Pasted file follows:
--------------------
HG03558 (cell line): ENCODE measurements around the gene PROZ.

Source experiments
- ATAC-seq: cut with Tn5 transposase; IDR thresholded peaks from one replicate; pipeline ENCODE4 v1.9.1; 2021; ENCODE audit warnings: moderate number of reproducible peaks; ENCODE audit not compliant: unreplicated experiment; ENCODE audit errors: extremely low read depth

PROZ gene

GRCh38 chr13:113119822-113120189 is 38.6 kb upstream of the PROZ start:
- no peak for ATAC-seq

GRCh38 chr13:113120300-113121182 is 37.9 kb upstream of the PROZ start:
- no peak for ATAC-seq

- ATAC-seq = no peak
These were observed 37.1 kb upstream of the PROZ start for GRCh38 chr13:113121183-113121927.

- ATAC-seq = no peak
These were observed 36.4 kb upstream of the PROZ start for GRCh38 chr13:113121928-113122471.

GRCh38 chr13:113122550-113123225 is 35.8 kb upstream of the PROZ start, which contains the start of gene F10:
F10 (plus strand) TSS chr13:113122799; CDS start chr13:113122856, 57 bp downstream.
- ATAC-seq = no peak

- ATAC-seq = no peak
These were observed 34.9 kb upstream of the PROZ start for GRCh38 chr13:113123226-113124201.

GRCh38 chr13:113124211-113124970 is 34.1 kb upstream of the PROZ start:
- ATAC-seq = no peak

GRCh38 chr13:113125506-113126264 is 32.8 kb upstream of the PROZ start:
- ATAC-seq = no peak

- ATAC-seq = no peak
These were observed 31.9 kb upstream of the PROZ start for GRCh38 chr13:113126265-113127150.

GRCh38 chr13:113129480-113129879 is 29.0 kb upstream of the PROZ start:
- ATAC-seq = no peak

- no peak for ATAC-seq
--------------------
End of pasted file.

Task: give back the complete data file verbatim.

HG03558 (cell line): ENCODE measurements around the gene PROZ.

Source experiments
- ATAC-seq: cut with Tn5 transposase; IDR thresholded peaks from one replicate; pipeline ENCODE4 v1.9.1; 2021; ENCODE audit warnings: moderate number of reproducible peaks; ENCODE audit not compliant: unreplicated experiment; ENCODE audit errors: extremely low read depth

PROZ gene

GRCh38 chr13:113119822-113120189 is 38.6 kb upstream of the PROZ start:
- no peak for ATAC-seq

GRCh38 chr13:113120300-113121182 is 37.9 kb upstream of the PROZ start:
- no peak for ATAC-seq

- ATAC-seq = no peak
These were observed 37.1 kb upstream of the PROZ start for GRCh38 chr13:113121183-113121927.

- ATAC-seq = no peak
These were observed 36.4 kb upstream of the PROZ start for GRCh38 chr13:113121928-113122471.

GRCh38 chr13:113122550-113123225 is 35.8 kb upstream of the PROZ start, which contains the start of gene F10:
F10 (plus strand) TSS chr13:113122799; CDS start chr13:113122856, 57 bp downstream.
- ATAC-seq = no peak

- ATAC-seq = no peak
These were observed 34.9 kb upstream of the PROZ start for GRCh38 chr13:113123226-113124201.

GRCh38 chr13:113124211-113124970 is 34.1 kb upstream of the PROZ start:
- ATAC-seq = no peak

GRCh38 chr13:113125506-113126264 is 32.8 kb upstream of the PROZ start:
- ATAC-seq = no peak

- ATAC-seq = no peak
These were observed 31.9 kb upstream of the PROZ start for GRCh38 chr13:113126265-113127150.

GRCh38 chr13:113129480-113129879 is 29.0 kb upstream of the PROZ start:
- ATAC-seq = no peak

- no peak for ATAC-seq